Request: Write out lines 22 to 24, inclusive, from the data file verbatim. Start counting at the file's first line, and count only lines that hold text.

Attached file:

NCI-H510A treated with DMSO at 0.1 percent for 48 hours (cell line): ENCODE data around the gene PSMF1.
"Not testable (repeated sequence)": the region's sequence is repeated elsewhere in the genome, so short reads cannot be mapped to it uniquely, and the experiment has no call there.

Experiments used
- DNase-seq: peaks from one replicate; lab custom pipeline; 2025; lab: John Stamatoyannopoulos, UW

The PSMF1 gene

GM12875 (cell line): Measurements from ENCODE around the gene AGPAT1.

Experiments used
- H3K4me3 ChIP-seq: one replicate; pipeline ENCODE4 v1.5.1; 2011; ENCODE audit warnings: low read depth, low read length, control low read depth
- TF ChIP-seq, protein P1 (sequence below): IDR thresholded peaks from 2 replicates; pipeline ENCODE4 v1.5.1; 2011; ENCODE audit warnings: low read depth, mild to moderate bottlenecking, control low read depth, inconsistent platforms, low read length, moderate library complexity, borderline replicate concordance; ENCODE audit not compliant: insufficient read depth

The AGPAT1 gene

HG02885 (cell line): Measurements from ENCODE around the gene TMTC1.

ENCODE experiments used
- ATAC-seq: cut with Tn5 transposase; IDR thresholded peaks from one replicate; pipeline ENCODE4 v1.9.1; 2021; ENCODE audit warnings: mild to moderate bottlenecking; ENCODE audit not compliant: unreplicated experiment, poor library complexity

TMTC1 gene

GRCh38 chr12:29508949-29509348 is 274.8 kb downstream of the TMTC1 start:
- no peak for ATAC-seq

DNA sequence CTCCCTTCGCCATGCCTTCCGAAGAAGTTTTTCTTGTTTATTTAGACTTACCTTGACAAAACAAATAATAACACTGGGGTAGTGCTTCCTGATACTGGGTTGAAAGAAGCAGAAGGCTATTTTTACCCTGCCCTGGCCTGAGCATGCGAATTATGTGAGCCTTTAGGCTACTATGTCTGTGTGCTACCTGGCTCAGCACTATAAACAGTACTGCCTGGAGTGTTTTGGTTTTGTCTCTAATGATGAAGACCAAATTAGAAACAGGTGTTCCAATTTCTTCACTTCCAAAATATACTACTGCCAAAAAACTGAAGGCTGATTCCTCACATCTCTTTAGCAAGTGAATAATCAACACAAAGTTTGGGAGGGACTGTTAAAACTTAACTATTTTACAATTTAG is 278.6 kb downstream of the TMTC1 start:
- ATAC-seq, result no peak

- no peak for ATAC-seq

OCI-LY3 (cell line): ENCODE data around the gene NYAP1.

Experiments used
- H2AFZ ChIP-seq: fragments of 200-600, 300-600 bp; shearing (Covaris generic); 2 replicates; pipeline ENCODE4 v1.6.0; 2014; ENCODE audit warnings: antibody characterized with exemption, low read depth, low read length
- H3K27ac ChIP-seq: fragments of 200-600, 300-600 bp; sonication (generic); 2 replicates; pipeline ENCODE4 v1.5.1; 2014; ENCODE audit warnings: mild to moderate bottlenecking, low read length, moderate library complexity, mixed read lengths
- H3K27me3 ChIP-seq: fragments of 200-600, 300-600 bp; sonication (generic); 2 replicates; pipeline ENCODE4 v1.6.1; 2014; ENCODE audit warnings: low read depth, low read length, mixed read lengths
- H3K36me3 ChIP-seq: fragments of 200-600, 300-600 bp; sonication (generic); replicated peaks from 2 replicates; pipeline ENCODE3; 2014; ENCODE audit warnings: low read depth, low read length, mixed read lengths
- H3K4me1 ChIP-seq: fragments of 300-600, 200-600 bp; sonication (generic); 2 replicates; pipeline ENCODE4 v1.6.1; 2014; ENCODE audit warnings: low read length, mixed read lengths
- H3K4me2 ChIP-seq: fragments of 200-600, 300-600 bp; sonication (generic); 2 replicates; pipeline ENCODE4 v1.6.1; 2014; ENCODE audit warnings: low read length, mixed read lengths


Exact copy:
- H2AFZ ChIP-seq: fragments of 200-600, 300-600 bp; shearing (Covaris generic); 2 replicates; pipeline ENCODE4 v1.6.0; 2014; ENCODE audit warnings: antibody characterized with exemption, low read depth, low read length
- H3K27ac ChIP-seq: fragments of 200-600, 300-600 bp; sonication (generic); 2 replicates; pipeline ENCODE4 v1.5.1; 2014; ENCODE audit warnings: mild to moderate bottlenecking, low read length, moderate library complexity, mixed read lengths
- H3K27me3 ChIP-seq: fragments of 200-600, 300-600 bp; sonication (generic); 2 replicates; pipeline ENCODE4 v1.6.1; 2014; ENCODE audit warnings: low read depth, low read length, mixed read lengths